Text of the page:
New Year’s Eve will find us at home, sitting down to Sweetheart Oysters or “Mama Macie’s Oyster Stew,” courtesy of Damon Lee Fowler. Either way, our richness of oysters, as my father was fond of saying, will be local, from Peconic Bay. As for the main course, we’re keeping it ultrasimple: confit duck legs from Hudson Valley Duck Farm, cooked until brown and crisp, then served bistro-style, with a watercress salad à la my former Gourmet colleague Paul Grimes. I have a feeling juicy pomegranate seeds will find their way into the mix—nice with the walnuts and orange slices called for in the recipe, no? And since dessert is Sam’s department, that frees me up to organize things for the following day.

That’s January 1, of course, and for us, that means Hoppin’ John, traditionally eaten for good luck in the American South, especially in the lowcountry of South Carolina and Georgia. It’s a very plain dish of field peas (today, the most common type used is the black-eyed pea) cooked in ham-hock broth and served with rice and collard greens, which symbolize “folding green” money. Why tempt fate?

Hoppin’ John

With thanks to The Gourmet Cookbook—as well as a few centuries of southern home cooks.

Serves about 8

As far as the traditional accompaniments go, they can be fraught for many. If cooking rice gives you the wobblies, try this tried-and-true Gourmet recipe; it’s called “foolproof” for a reason. And if you don’t have the time or inclination to cook your greens long and slow until they become supple, then cook them quickly, in the Brazilian style; they’re just as delicious, but in a different way, and you can easily substitute olive oil for the bacon and drippings if desired. Lastly, what will really put things over the top is some really good cornbread. My go-to recipe is from the Cornbread Goddess, Ronni Lundy.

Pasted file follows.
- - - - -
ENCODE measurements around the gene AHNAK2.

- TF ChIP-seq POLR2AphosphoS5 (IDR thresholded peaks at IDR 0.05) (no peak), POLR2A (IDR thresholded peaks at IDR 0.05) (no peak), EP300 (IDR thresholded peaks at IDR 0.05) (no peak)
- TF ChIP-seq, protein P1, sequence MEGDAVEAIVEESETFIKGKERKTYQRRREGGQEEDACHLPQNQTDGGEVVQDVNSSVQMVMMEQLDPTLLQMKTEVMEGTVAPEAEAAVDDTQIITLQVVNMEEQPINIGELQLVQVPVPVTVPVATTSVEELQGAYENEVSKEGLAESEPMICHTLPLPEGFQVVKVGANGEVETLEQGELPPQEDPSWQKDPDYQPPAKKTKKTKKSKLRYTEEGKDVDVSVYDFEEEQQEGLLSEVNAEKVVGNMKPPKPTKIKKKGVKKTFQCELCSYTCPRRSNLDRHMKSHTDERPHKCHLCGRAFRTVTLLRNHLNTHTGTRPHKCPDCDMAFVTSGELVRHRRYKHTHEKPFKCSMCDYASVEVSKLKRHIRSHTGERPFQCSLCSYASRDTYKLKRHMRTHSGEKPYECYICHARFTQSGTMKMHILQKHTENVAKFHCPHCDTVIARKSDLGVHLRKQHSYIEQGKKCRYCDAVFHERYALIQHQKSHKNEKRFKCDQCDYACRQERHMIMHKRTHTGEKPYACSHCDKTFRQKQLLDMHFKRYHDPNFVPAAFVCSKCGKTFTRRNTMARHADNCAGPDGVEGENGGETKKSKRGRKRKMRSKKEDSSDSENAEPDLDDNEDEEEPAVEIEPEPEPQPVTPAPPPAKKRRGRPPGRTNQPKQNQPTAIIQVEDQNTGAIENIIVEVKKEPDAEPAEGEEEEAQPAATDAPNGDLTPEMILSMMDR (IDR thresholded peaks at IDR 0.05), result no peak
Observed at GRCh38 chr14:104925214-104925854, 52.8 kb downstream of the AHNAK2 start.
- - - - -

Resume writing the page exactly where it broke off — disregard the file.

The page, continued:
A 16-ounce bag black-eyed peas, picked over and rinsed

1 large meaty ham hock (or 2 small ones)

9 cups water

2 tablespoons vegetable oil

1 large onion, chopped

Coarse salt and freshly ground pepper

1 small dried hot-but-not-searing chile or ¼ teaspoon dried red pepper flakes

Accompaniment: cooked long-grain rice

1. Soak the black-eyed peas: You can do this the slow way, by putting them in cold water to cover by about 2 inches, then soaking them for 8 hours, but quick-soaking works, too. Put them in a pan and cover with 2 inches of water, then bring to a boil and boil 2 minutes. Remove the pan from the heat and let the beans soak in their water, covered, 1 hour. After either method, drain the black-eyes in a colander and rinse.

2. Make the ham-hock broth: Combine the hock and 9 cups water in a deep pot and bring to a simmer. Simmer, uncovered, until the meat is tender, 1½ to 2 hours. Fish the hock out of the broth with tongs and let cool on a cutting board. Meanwhile, measure the broth: If you have more than 6 cups, boil until reduced to 6 cups; if you have less than 6 cups, add enough water to make up the difference. When the hock is cool enough to handle, remove the meat, discarding skin and bones, and chop.

3. Put ’em together: Heat the oil in a large heavy pot over moderately low heat. Add the onion and season with salt. Cook, covered and stirring occasionally, until softened, about 10 minutes. Add the chile or red-pepper flakes, drained black-eyes, broth, and ham; bring to a simmer and simmer, partially covered, until black-eyes are tender but not falling apart, 20 minutes or so. Discard chile, if using, and season with salt and pepper. The cooked black-eyes can be made a day or so ahead of time, cooled completely in the broth, and refrigerated. Reheat gently, adding a little water to thin.

4. To serve: Spoon the black-eyed peas over the rice and serve the extra black-eyes in their pot liquor on the side to provide more moisture. And Happy New Year!